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Brick Lane Music Hall: The east London venue that’s kept variety alive

Vincent Hayes (centre) with the company at Brick Lane Music Hall’s 25th-anniversary show in Silvertown. Vincent Hayes (centre) with the company at Brick Lane Music Hall’s 25th-anniversary show in Silvertown
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As Brick Lane Music Hall founder Vincent Hayes celebrates its 25th anniversary,  Nick Smurthwaite looks back at how it has championed revue-style variety while playing to packed houses bussed in from all across the country.

You might be forgiven for supposing that Brick Lane Music Hall is on Brick Lane. One of the many surprises in store for visitors to this most unique of London venues is that it is nowhere near Brick Lane.

It is in fact in Silvertown in West Ham, a largely industrial area currently undergoing a £3.5 billion redevelopment. Passing trade is not one of Brick Lane Music Hall’s strong selling points.

That said, when I drop into the deconsecrated church that is now its home on a weekday lunchtime, the place is packed. As Fats Waller might have put it, the joint is jumping.

The story of Brick Lane Music Hall is a little bit eccentric, not unlike its founder-director Vincent Hayes, who is celebrating the company’s 25th anniversary this year.

A former actor and Pontins’ Bluecoat, Hayes tired of being an itinerant performer in the late 1980s after becoming a father for the first time. He says: “I came home after playing Fagin in Oliver! for six months in Aberystwyth and my daughter didn’t know who I was, so I had to think of a way to be there for her.”

His solution was to start his own theatre on Brick Lane, east London, in the old Truman’s Brewery building in 1992.

“It was quite a rough area at the time,” he explains. “After six months, I realised it wasn’t working. Then I got a call out of the blue from my friend Danny La Rue who offered to come and do a show to help me out. That brought in a big audience and in no time I was turning people away.”

Soon after, it had outgrown its existing venue, with its capacity of 150, and needed bigger premises, so the intrepid Hayes found a disused button factory a mile away in Curtain Road, Shoreditch, and relocated Brick Lane Music Hall there. The conversion took five months and cost him £80,000.

But after five years Hayes decided Curtain Road wasn’t right either – “the landlords were only interested in the money I was making” – so he put all his fixtures and fittings, costumes and props in storage, and went back on the road.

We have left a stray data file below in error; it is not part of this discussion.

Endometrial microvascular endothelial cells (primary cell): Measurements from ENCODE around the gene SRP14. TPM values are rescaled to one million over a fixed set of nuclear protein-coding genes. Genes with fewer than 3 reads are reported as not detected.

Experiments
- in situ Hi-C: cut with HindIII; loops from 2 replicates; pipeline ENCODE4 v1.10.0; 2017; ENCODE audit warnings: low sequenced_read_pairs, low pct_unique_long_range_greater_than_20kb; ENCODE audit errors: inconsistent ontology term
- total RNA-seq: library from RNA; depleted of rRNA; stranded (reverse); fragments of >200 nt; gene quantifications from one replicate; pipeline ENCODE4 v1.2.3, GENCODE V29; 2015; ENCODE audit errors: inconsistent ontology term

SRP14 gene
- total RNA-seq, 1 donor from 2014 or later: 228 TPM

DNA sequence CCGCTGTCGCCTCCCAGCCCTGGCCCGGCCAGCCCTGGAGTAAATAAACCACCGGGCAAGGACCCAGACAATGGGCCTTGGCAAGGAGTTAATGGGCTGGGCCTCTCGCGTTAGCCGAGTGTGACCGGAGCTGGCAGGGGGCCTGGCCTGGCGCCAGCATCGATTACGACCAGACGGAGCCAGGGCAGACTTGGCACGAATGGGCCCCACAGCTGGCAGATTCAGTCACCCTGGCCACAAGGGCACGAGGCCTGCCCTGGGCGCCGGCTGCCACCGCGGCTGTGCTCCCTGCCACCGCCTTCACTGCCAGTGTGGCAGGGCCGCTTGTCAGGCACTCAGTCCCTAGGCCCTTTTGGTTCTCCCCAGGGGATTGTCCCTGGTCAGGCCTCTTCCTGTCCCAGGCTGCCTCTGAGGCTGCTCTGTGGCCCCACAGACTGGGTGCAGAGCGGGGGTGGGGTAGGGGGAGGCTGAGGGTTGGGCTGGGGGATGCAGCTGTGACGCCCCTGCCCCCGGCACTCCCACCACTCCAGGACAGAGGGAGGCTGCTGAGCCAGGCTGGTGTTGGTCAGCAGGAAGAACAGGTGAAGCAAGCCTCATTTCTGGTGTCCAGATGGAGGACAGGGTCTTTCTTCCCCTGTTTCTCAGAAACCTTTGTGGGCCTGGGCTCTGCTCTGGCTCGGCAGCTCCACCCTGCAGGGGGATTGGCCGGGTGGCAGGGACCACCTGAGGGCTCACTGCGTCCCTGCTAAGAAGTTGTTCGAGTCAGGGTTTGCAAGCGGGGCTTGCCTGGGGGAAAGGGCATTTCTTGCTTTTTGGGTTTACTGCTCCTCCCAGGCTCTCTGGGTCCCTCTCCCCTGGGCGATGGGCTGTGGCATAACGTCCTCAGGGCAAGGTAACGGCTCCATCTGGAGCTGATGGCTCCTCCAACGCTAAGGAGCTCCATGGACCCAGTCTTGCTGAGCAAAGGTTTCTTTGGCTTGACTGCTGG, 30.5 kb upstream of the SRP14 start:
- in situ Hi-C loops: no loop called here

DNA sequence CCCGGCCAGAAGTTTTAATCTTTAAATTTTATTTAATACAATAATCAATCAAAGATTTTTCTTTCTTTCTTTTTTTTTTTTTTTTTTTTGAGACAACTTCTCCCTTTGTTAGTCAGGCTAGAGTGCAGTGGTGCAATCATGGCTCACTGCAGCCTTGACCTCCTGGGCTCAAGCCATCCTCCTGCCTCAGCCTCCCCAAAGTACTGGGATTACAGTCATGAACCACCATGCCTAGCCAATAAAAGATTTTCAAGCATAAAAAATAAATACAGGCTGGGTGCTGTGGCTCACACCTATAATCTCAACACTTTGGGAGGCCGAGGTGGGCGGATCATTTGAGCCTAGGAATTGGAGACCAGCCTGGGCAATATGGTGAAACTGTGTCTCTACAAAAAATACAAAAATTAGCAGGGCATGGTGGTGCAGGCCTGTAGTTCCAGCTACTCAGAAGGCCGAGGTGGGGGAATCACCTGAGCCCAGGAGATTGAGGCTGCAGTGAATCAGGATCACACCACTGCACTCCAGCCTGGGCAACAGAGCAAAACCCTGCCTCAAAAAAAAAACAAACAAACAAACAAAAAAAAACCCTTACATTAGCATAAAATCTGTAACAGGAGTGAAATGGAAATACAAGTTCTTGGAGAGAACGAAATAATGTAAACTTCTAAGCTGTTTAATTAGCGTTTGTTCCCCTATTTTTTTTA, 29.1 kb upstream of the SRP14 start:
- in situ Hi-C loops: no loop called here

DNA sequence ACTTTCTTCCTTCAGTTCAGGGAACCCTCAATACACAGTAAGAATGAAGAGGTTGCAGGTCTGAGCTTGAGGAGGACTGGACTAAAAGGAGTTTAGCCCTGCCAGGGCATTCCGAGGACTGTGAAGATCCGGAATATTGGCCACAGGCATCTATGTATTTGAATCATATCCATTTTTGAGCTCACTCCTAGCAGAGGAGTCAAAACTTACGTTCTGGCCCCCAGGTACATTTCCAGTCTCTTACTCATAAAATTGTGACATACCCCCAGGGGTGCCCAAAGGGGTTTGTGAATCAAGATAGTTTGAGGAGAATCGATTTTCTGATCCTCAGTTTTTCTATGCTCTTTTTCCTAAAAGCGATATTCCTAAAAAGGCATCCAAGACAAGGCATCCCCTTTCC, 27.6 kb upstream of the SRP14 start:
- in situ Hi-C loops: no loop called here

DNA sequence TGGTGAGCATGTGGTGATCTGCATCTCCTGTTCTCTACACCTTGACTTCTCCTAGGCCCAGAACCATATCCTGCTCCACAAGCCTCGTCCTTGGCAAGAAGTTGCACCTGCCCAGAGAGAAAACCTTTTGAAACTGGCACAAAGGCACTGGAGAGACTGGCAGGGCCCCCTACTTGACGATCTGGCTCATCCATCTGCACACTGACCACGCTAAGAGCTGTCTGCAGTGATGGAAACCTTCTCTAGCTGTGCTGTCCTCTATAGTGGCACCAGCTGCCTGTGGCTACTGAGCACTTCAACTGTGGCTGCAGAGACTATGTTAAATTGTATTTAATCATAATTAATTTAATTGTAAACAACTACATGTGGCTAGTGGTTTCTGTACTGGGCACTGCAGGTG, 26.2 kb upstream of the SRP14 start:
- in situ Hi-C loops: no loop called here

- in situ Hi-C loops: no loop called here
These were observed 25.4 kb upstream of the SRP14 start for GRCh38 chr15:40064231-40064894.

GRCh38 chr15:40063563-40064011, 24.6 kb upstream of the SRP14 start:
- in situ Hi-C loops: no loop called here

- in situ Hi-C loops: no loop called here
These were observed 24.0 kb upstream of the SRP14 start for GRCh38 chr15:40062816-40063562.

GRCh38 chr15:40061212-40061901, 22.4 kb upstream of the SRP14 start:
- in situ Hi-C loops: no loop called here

He says: “Because I never settled as a child, I suppose I’m a bit of a traveller. My home is a trailer next to the theatre.”

Hayes outside the original venue at the disused Truman’s Brewery in 1992
Hayes outside the original venue at the disused Truman’s Brewery in 1992. Photo: Phil Maxwell

Out of the blue – the way many things seem to happen in his life – Hayes received a phone call from Newham Council saying they would love him to relocate Brick Lane Music Hall to their borough, provided they could find him suitable premises. Nobody would have described St Mark’s Church in Silvertown, derelict for 30 years, as suitable, least of all Hayes himself.

“I was extremely hesitant about taking it on,” he says. “Who on earth would come to this industrial wasteland? None of my friends thought it was a good idea. But fortune favours the brave. Instinct told me there was a market for it. I had a vision of what it would look like: where the stage would go and where the bar would go. I signed the lease in 2003 and opened in January 2004. It cost more than £1 million to convert it into the place we have now. I did a lot of the work myself.”

Hayes admits business was terrible for the first four years. In 2007, he says he had a wake-up call: “It was my eureka moment. We would become a destination venue. We’d bus people in from all over the country, give them lunch, dinner or tea and a show. That completely turned it round. We went from two or three shows a week to six. Every show is sold out, and we’re booking till 2019.”

The venue is unique – a disused church converted into a warm, welcoming, pulsating palace of fun. Glitterballs and chandeliers are suspended from the ceiling and the place is festooned with bunting, Union Jacks, show bills and posters. It is all presided over by Hayes, the most likeable impresario I’ve ever met, who is also the onstage master of ceremonies and jester-in-chief. His material, like the show, is corny but slick. Coach parties from Deal, Rayleigh and Lincoln are lapping it up.

“I’m only as good as my next show,” Hayes tells me before disappearing to change into his costermonger outfit. “I look forward all the time. We know the requirements of everybody who crosses our threshold. It’s our job to make sure they have a good time from the moment they enter the building.”

All the food is freshly prepared on the premises in the on-site kitchens and is brought to your table by a super-efficient team of smartly dressed waiters. The beady-eyed maitre d’ ensures that everyone is served on time and has what they need.

Even the outside of the church looks spick and span. At 72, Hayes hires a 25-metre cherry picker every year to clean out the gutters and keep it looking spruce. Why doesn’t he hire someone to do it? “Because they won’t do it as well as I can,” he says.

Newham Council clearly loves having Brick Lane Music Hall in the borough, not just because of the venue itself but also because of Hayes’ outreach work in local schools and care homes. It is the one thing he boasts about. “I have mothers in burkas thanking me for involving their child in musical theatre. That’s the power of theatre in schools, it gives them something academia can’t.”


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